Tuesday, February 10, 2009

Name, rank and serial number, M'am.

Over the years, I've become a connoisseur of field trips even though I am pretty sure a connoisseur is some kind of expert in food or the arts or fine wine. I don't really, you know, eat field trips. However, most of them have involved food of some kind, one involved a visit to an art museum, and most of them could have driven me to drink.

There should be some kind of field manual for the field trip, a little pocket-sized book that the teacher hands you when you sign up as a chaperon. Included in the manual are instructions for many emergency situations.

For example, the correct response to a child's sudden onset of the stomach yucks while you are smack dab in the middle of the post office. Never mind that your seriously warped anxiety concerning the location adds salt to the wound, fuel to the fire, heaves to the hurls.

Due to the mercy of God, the child makes it to the bathroom and another mother accompanies him. He feels better later and you are not left holding the bag. Literally.

However, you have participated in other field trip emergencies and would have been grateful for the field trip manual. The best you could do is wing it.

Like when you were forming a human shield against possible bullets from the drug thugs being frisked next to the McDonald's playground. You'll forever see a table with a booth as a bunker.

Or when the bratty kid in Kindergarten knocked another kid's tooth out at the pumpkin patch which was more than forty-five minutes away from a dentist or a doctor.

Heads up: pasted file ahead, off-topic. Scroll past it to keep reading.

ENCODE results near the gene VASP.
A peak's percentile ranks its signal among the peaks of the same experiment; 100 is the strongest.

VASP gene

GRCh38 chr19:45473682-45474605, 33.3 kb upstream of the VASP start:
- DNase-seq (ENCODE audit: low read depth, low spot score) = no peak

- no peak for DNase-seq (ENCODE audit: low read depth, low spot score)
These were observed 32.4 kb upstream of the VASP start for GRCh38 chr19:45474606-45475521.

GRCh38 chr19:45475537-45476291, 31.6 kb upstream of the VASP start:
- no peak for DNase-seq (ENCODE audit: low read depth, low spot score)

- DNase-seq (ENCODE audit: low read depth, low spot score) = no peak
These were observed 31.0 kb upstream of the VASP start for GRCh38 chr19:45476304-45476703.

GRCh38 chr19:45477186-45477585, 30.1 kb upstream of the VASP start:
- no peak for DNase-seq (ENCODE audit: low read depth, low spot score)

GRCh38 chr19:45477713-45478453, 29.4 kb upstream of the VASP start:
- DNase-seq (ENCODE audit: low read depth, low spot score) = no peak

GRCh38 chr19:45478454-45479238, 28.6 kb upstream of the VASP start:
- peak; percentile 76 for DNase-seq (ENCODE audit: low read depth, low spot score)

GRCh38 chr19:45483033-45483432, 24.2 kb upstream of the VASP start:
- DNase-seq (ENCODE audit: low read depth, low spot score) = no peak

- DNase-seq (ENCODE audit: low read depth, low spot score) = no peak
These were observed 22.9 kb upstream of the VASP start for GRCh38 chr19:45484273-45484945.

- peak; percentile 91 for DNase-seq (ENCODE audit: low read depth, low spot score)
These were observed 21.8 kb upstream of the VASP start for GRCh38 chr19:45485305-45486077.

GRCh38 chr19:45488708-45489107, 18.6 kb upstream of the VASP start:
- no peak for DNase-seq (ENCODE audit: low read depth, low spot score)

How about the time the five-year olds went to the rodeo and the entire class cried when the cowboy roped the calf?

Then there is the day that the little girl stepped in dog poo at the park and completely freaked out. She sat on the bench and sobbed while you scraped the poo from every. single. crook. and crevice of her shoe. Why does a child need that kind of tread?

Yes, the field trip manual would be packed full of survival tips and advice for the volunteer. In the very back there is a picture of a tired woman covered in pewk and poo and food stains with a caption that reads, "Friends Don't Let Friends Volunteer."


Roxanne said...

The worst moment I ever had on a field trip was my Senior year in college. I was the long-term sub (before AND after graduation) for the gal I'd student taught for. She had her first baby at the age of 42 and left me in charge of the 30 5th graders. We were on the bus headed an hour away from school to some park, when I looked around and realized I was the ONLY adult on that bus besides the driver. All of the chaperones were on the other bus. I sort of freaked out. . .I was still 3 full months away from being 22, and I was the sole adult in charge of 30 children belonging to other people.

That was 10 kinds of wrong.

Now I'm in charge of other people's children all day long, but, sadly, the day of field trips is long gone in our district--cutbacks in the budget.

LeAnne said...

oh my goodness..this is hilarious!!! i haven't had the pleasure of being a field trip mom yet, but this post definitely makes me look forward to it:) sounds like an interesting day at the post office.

2nd Cup of Coffee said...

Hilarious, and better you than I. Or me.

Susanne said...

LOL. It's been awhile and I had almost forgotten. May that offer you a shred of hope, the memory of them does fade. :vD

Becky said...